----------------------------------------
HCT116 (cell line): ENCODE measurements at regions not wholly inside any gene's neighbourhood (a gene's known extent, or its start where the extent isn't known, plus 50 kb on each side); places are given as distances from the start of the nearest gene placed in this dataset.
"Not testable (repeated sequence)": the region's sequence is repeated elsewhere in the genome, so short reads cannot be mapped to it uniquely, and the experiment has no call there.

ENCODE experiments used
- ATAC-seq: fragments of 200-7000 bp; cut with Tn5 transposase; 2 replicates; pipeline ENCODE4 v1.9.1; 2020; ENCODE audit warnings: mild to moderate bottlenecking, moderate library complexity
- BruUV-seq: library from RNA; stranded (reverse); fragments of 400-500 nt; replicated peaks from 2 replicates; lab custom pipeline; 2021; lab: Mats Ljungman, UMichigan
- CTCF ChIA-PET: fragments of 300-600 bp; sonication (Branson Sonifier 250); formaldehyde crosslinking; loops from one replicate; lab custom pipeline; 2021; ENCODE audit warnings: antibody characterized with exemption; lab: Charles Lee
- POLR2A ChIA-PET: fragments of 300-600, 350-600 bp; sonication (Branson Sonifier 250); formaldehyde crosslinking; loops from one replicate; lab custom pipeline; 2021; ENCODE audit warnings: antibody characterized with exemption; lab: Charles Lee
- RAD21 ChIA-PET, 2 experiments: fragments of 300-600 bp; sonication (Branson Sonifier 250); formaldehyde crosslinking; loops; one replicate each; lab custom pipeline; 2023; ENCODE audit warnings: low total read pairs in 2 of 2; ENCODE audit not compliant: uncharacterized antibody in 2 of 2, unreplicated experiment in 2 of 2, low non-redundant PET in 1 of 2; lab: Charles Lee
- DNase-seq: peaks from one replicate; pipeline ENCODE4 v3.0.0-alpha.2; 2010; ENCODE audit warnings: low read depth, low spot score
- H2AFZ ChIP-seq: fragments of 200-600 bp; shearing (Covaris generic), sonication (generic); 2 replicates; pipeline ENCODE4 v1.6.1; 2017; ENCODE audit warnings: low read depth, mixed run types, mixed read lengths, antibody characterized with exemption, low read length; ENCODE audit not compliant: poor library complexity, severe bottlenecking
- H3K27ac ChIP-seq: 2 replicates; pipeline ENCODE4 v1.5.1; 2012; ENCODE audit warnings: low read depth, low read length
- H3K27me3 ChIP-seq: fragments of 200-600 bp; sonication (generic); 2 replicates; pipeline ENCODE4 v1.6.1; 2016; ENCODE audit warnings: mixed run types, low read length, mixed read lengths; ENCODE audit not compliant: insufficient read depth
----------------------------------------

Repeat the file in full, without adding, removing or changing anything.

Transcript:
HCT116 (cell line): ENCODE measurements at regions not wholly inside any gene's neighbourhood (a gene's known extent, or its start where the extent isn't known, plus 50 kb on each side); places are given as distances from the start of the nearest gene placed in this dataset.
"Not testable (repeated sequence)": the region's sequence is repeated elsewhere in the genome, so short reads cannot be mapped to it uniquely, and the experiment has no call there.

ENCODE experiments used
- ATAC-seq: fragments of 200-7000 bp; cut with Tn5 transposase; 2 replicates; pipeline ENCODE4 v1.9.1; 2020; ENCODE audit warnings: mild to moderate bottlenecking, moderate library complexity
- BruUV-seq: library from RNA; stranded (reverse); fragments of 400-500 nt; replicated peaks from 2 replicates; lab custom pipeline; 2021; lab: Mats Ljungman, UMichigan
- CTCF ChIA-PET: fragments of 300-600 bp; sonication (Branson Sonifier 250); formaldehyde crosslinking; loops from one replicate; lab custom pipeline; 2021; ENCODE audit warnings: antibody characterized with exemption; lab: Charles Lee
- POLR2A ChIA-PET: fragments of 300-600, 350-600 bp; sonication (Branson Sonifier 250); formaldehyde crosslinking; loops from one replicate; lab custom pipeline; 2021; ENCODE audit warnings: antibody characterized with exemption; lab: Charles Lee
- RAD21 ChIA-PET, 2 experiments: fragments of 300-600 bp; sonication (Branson Sonifier 250); formaldehyde crosslinking; loops; one replicate each; lab custom pipeline; 2023; ENCODE audit warnings: low total read pairs in 2 of 2; ENCODE audit not compliant: uncharacterized antibody in 2 of 2, unreplicated experiment in 2 of 2, low non-redundant PET in 1 of 2; lab: Charles Lee
- DNase-seq: peaks from one replicate; pipeline ENCODE4 v3.0.0-alpha.2; 2010; ENCODE audit warnings: low read depth, low spot score
- H2AFZ ChIP-seq: fragments of 200-600 bp; shearing (Covaris generic), sonication (generic); 2 replicates; pipeline ENCODE4 v1.6.1; 2017; ENCODE audit warnings: low read depth, mixed run types, mixed read lengths, antibody characterized with exemption, low read length; ENCODE audit not compliant: poor library complexity, severe bottlenecking
- H3K27ac ChIP-seq: 2 replicates; pipeline ENCODE4 v1.5.1; 2012; ENCODE audit warnings: low read depth, low read length
- H3K27me3 ChIP-seq: fragments of 200-600 bp; sonication (generic); 2 replicates; pipeline ENCODE4 v1.6.1; 2016; ENCODE audit warnings: mixed run types, low read length, mixed read lengths; ENCODE audit not compliant: insufficient read depth